When you’re ready to associate timecode with each of your cues, those time frames will be entered in the WAIT cell for each cue. You can even manually enter them in if you know the times. The format is hours, SLASH minutes SLASH seconds DOT frames. Alternatively, you could use the LEARN TIMING function and play along with the incoming SMPTE. If I was to turn this on, run the timecode physically into my console and then play back the cues with the music- the console would record the timecode moment of each GO in the wait column for me.
We can also do the exact same thing by simulating. In the TIMECODE TOOLBAR, click SIMULTATE. If I click GO, the console will generate timecode for me. Click GO again and it will pause. If I want to reset this to the beginning, or any other timepoint of my choosing- that’s where those JUMP options come in handy. I’ll click zero and I’m reset. Now, I’ll click LEARN TIMING, then I’ll simulate my timecode and play along on the console. After you’ve played the cues, stop the simulation and be sure to turn off LEARN TIMING so you don’t accidentally record over these. In the WAIT column, I can see all of my timecode marks based off when I played these cues in the simulation. Now anytime timecode gets to these points, my cues will trigger. Again, you can test this playback with real timecode or simulated timecode. I’m going to reset my simulation, and press GO. All of my cues are now being triggered by timecode.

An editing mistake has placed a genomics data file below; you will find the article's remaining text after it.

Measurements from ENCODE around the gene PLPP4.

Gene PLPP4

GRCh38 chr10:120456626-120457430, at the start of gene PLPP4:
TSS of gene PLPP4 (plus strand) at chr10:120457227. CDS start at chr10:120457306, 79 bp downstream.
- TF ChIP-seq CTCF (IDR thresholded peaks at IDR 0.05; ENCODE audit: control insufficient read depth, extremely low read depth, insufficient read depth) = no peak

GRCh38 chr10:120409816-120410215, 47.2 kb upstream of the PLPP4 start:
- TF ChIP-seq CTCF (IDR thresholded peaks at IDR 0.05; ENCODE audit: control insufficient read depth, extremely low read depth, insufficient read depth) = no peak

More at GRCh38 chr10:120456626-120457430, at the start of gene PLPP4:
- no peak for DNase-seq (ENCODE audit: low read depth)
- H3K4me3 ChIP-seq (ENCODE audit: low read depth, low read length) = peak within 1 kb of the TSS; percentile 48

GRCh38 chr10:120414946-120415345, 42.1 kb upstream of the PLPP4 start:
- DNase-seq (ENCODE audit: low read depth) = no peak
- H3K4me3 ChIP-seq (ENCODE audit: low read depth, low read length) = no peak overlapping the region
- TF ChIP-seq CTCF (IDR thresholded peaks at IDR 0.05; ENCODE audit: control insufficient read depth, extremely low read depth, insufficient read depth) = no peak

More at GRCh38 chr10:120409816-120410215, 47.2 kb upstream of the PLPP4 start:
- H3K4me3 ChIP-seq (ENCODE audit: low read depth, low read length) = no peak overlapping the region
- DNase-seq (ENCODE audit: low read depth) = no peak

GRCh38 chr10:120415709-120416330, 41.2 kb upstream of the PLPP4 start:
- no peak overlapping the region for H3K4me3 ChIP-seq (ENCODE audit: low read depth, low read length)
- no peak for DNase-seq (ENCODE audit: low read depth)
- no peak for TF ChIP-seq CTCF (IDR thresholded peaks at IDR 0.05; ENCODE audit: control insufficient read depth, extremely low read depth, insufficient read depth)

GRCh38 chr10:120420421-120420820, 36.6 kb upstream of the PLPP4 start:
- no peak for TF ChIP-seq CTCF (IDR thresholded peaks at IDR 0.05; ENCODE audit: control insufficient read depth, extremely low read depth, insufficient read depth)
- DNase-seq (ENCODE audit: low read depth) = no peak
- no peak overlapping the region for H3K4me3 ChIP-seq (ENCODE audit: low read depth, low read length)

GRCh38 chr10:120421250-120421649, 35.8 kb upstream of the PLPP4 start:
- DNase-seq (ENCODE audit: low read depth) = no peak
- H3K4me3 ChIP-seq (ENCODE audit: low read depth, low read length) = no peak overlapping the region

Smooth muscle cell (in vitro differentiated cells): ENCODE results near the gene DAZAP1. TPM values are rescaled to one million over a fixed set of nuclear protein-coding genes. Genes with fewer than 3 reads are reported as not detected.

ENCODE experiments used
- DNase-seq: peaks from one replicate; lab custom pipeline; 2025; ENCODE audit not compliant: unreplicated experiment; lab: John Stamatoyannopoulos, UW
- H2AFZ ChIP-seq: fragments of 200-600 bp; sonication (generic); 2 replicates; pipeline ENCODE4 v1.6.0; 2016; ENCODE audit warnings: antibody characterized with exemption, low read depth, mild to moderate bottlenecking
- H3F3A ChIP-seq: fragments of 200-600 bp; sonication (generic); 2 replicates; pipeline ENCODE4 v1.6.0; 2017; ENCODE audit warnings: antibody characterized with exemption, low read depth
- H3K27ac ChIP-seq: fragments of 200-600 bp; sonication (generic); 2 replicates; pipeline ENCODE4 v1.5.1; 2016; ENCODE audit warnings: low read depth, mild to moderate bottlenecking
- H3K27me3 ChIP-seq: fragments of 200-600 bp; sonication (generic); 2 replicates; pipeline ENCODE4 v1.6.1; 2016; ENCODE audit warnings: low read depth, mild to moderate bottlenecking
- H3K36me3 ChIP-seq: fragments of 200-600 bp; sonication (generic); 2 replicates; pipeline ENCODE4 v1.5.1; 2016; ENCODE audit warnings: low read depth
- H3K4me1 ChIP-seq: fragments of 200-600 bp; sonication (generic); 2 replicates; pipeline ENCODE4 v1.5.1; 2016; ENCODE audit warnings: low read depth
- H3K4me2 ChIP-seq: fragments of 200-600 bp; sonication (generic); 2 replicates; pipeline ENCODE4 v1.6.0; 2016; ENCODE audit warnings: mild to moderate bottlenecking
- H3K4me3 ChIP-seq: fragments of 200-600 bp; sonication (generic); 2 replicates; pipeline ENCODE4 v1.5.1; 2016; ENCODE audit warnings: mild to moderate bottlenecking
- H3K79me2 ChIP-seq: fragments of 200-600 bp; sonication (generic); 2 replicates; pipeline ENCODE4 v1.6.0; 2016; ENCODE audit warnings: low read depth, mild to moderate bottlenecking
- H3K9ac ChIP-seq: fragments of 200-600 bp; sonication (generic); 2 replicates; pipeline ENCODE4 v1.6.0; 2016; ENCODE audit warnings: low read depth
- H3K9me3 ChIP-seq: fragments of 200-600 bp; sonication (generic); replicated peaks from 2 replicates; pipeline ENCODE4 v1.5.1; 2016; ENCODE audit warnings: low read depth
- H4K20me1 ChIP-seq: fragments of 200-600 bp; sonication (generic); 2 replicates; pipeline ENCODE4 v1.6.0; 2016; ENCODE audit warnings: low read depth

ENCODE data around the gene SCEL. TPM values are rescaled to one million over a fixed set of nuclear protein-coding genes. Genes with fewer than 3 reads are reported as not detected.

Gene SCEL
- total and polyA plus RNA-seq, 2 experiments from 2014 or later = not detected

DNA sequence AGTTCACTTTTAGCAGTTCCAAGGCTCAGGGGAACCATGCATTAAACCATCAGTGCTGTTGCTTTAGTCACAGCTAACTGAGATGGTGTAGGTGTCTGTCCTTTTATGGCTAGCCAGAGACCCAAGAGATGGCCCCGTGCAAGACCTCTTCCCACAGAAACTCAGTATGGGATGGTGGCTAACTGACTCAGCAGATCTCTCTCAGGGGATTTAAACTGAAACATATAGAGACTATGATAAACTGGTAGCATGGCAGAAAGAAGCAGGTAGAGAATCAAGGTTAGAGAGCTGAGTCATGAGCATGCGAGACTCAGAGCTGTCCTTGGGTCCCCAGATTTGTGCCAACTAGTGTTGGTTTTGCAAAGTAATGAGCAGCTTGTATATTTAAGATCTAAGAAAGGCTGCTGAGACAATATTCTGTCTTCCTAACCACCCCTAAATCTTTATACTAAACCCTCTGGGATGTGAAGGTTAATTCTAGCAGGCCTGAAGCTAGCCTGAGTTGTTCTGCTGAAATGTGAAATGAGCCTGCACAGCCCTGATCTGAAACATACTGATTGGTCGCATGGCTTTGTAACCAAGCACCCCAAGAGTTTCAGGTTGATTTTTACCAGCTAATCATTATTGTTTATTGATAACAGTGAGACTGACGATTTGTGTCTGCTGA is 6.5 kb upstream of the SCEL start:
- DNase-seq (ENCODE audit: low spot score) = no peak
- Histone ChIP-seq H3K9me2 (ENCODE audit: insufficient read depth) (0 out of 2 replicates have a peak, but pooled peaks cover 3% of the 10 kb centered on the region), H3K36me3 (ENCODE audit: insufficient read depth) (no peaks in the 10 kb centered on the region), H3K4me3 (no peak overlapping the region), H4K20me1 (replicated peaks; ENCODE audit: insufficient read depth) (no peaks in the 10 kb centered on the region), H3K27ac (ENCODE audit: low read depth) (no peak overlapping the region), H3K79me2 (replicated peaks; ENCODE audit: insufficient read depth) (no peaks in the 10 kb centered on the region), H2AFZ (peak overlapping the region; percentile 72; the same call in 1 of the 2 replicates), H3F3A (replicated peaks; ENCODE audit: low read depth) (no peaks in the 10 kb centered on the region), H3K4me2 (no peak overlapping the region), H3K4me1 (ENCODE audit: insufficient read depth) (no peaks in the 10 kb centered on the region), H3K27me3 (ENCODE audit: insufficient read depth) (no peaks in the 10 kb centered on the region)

If any of these times look wrong, you can just grab the cell and type in the appropriate mark. Another handy trick- if you need to offset a range of cues forward or backwards, you can select them in order from the WAIT column, hit SET and type in the new value for the first cue – lets say we move it 2 seconds later- and the console will automatically add 2 seconds to the other cues in your selection. This is also super handy when the client decides to change the timecode file on you after you’ve set all of the timecode cues.
Since the Hog bases timecode triggers off individual cuelists, it can sometimes be time consuming to set up triggers on songs where you are using multiple sequences. Lets say in this example, that I also have a chase that I need to trigger during the song. Instead of timecoding that chase, I prefer to use COMMENT macros to run the triggers. So let’s say we want to start the chase at the same moment we start cue 3. (if you need to trigger it at a time where you don’t already have a cue- just store a blank cue) Here, from the dropdown, I’ll select GL for GO CUELIST and type 4- since that’s the list number of my chase. I personally prefer GO LIST and no GO MASTER only because if I end up moving my cuelists around, a GO MASTER macro won’t update for the move and could trigger the wrong list. Another benefit of GL is that my cuelist can just live in the CUELIST directory and still be triggered- which I might do if I need to free up some masters.
And while we’re talking about these cuelist macros- take a look further down the list and you’ll see some other timecode related macros, like the option to enable or disable timecode, and even options to disable all other timecodes on other cuelists. Remember, if you do use the timecode macros, enter the cuelist number after the text.